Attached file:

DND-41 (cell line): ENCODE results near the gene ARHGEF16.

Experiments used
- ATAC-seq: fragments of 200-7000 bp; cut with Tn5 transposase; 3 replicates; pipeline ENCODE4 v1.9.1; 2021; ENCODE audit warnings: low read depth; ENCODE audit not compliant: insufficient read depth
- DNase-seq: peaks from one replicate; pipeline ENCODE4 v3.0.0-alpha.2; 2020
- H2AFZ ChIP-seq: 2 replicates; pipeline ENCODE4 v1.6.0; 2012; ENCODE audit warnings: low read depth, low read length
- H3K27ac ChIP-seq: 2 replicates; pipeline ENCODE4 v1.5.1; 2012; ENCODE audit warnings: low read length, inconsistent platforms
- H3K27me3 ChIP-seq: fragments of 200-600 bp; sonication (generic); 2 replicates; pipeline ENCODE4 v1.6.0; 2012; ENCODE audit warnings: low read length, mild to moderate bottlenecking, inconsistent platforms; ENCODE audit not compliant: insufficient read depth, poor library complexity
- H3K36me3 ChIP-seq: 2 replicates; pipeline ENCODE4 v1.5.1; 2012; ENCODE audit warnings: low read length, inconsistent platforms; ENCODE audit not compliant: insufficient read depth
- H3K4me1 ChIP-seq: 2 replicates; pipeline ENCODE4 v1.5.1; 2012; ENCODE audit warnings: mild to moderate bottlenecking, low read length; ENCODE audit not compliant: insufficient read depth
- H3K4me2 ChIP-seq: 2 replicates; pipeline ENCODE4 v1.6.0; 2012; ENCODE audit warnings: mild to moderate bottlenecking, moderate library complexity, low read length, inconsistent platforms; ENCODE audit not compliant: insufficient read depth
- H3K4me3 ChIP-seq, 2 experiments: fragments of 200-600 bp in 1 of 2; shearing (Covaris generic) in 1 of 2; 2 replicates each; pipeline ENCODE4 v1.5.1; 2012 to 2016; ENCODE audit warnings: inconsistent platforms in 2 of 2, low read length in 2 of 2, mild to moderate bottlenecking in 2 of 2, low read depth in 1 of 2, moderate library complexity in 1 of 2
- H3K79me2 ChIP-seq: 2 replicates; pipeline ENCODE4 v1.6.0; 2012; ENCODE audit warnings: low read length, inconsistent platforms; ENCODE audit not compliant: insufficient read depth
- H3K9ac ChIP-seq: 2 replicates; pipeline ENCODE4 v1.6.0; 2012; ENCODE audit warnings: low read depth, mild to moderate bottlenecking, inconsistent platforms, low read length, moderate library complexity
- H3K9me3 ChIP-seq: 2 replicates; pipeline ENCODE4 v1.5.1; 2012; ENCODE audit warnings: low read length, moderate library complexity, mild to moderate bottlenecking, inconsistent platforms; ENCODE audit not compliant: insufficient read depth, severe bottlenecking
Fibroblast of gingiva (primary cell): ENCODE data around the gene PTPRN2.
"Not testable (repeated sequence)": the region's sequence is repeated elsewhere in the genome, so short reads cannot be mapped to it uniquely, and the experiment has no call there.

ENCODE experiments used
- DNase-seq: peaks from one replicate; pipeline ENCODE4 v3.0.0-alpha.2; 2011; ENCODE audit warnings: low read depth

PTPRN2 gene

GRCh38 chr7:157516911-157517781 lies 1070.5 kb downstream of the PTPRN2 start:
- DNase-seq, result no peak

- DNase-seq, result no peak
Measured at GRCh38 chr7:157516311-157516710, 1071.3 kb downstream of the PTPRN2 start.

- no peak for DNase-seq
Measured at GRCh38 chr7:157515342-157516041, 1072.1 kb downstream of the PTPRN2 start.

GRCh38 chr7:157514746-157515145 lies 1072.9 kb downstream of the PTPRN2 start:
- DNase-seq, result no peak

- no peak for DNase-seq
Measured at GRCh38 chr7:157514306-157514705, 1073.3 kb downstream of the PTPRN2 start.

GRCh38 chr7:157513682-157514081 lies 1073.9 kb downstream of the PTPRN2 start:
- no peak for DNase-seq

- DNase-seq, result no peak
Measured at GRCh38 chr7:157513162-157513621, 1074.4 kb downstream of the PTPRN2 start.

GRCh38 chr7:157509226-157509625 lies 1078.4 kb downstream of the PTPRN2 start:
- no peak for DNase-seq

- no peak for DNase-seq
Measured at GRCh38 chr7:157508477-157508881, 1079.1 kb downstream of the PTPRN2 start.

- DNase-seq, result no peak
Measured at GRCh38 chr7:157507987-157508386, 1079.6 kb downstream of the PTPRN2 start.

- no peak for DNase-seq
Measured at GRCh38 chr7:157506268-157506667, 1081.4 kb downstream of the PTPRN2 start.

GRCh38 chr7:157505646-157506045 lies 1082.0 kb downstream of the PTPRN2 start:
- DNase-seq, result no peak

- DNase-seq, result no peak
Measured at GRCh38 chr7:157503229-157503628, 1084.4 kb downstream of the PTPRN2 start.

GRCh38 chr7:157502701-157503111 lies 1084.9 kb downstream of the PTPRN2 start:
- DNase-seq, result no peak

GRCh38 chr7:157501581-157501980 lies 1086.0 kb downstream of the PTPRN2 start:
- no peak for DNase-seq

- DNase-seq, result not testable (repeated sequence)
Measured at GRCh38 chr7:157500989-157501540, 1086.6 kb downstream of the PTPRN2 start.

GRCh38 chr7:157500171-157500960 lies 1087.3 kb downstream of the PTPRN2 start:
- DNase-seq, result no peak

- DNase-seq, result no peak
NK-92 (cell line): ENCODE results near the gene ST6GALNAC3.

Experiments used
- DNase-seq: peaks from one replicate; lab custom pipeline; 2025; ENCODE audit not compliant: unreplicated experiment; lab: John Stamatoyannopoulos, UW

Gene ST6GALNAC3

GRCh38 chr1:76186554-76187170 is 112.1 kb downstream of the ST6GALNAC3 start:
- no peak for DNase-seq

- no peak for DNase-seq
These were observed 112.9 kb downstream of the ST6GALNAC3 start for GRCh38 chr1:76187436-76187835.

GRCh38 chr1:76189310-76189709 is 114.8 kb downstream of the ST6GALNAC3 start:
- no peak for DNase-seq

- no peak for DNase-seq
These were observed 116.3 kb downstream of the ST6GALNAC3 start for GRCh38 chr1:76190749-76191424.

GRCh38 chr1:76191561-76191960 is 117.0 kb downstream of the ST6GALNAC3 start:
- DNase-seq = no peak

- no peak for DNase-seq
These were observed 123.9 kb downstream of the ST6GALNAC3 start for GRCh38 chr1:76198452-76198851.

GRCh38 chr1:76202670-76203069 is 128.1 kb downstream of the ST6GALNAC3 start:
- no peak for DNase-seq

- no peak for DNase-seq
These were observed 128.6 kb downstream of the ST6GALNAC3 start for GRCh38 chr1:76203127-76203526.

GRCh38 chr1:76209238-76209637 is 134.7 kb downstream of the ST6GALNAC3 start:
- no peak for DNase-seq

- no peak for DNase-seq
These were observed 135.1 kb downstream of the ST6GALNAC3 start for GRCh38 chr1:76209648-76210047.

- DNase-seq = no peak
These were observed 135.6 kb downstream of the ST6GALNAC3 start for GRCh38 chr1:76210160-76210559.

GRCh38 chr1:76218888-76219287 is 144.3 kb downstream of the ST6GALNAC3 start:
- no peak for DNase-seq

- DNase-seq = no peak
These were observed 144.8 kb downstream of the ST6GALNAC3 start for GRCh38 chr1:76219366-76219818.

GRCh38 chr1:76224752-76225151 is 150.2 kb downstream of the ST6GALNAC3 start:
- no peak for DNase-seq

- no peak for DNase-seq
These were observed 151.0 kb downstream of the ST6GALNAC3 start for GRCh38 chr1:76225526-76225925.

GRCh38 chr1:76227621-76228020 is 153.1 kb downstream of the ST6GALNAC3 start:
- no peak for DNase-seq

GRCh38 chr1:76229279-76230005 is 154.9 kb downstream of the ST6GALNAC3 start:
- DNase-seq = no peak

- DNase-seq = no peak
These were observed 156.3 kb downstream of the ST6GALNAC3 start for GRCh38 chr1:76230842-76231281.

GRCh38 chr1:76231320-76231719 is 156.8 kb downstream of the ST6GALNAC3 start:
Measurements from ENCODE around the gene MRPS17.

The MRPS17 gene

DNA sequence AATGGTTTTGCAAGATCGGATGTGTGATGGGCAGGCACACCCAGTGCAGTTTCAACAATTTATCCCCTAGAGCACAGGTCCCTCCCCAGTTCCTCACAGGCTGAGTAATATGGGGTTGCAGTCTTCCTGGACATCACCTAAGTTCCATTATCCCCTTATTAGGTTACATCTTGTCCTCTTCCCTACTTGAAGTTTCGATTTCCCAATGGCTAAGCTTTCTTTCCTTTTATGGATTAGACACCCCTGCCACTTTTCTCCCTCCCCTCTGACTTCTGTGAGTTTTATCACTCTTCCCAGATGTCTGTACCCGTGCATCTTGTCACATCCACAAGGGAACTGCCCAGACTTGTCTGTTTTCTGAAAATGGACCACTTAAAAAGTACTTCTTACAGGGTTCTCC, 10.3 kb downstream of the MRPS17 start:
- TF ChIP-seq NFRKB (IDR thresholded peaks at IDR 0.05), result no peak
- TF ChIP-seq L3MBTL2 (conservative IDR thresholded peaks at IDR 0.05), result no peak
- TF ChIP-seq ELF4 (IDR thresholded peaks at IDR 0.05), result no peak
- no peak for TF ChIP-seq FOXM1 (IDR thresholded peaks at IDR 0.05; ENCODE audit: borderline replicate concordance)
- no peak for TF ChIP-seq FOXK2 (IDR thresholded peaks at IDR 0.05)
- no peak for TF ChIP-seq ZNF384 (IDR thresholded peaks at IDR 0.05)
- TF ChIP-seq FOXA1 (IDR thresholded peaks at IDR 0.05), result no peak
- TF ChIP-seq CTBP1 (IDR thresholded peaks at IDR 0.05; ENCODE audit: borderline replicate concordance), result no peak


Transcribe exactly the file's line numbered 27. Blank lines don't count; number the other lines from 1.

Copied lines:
- DNase-seq, result no peak